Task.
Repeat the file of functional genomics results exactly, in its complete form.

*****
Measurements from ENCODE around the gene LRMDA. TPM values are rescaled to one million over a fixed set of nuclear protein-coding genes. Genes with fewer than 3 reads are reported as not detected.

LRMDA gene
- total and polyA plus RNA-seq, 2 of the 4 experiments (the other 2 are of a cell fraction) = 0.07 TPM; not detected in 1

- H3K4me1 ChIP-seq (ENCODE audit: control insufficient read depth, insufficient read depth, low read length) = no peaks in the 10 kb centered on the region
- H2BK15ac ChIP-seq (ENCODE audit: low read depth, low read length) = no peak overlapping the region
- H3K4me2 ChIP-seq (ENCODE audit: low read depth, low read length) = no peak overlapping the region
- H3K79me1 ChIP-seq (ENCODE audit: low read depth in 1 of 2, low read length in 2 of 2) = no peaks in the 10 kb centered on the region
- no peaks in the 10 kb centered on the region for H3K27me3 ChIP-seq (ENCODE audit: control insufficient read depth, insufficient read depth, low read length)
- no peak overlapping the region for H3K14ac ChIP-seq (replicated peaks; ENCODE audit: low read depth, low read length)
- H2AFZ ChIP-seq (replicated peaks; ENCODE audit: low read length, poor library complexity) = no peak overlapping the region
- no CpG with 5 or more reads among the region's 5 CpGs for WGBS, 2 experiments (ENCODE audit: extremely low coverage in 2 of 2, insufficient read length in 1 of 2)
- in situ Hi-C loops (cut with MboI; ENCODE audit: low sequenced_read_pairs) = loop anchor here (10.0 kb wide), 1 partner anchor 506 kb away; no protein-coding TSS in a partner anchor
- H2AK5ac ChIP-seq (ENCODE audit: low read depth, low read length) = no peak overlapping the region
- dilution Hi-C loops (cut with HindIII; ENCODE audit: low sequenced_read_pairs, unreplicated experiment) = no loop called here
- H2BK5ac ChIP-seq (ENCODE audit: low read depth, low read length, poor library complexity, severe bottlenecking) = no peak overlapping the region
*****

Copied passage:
Measurements from ENCODE around the gene LRMDA. TPM values are rescaled to one million over a fixed set of nuclear protein-coding genes. Genes with fewer than 3 reads are reported as not detected.

LRMDA gene
- total and polyA plus RNA-seq, 2 of the 4 experiments (the other 2 are of a cell fraction) = 0.07 TPM; not detected in 1

- H3K4me1 ChIP-seq (ENCODE audit: control insufficient read depth, insufficient read depth, low read length) = no peaks in the 10 kb centered on the region
- H2BK15ac ChIP-seq (ENCODE audit: low read depth, low read length) = no peak overlapping the region
- H3K4me2 ChIP-seq (ENCODE audit: low read depth, low read length) = no peak overlapping the region
- H3K79me1 ChIP-seq (ENCODE audit: low read depth in 1 of 2, low read length in 2 of 2) = no peaks in the 10 kb centered on the region
- no peaks in the 10 kb centered on the region for H3K27me3 ChIP-seq (ENCODE audit: control insufficient read depth, insufficient read depth, low read length)
- no peak overlapping the region for H3K14ac ChIP-seq (replicated peaks; ENCODE audit: low read depth, low read length)
- H2AFZ ChIP-seq (replicated peaks; ENCODE audit: low read length, poor library complexity) = no peak overlapping the region
- no CpG with 5 or more reads among the region's 5 CpGs for WGBS, 2 experiments (ENCODE audit: extremely low coverage in 2 of 2, insufficient read length in 1 of 2)
- in situ Hi-C loops (cut with MboI; ENCODE audit: low sequenced_read_pairs) = loop anchor here (10.0 kb wide), 1 partner anchor 506 kb away; no protein-coding TSS in a partner anchor
- H2AK5ac ChIP-seq (ENCODE audit: low read depth, low read length) = no peak overlapping the region
- dilution Hi-C loops (cut with HindIII; ENCODE audit: low sequenced_read_pairs, unreplicated experiment) = no loop called here
- H2BK5ac ChIP-seq (ENCODE audit: low read depth, low read length, poor library complexity, severe bottlenecking) = no peak overlapping the region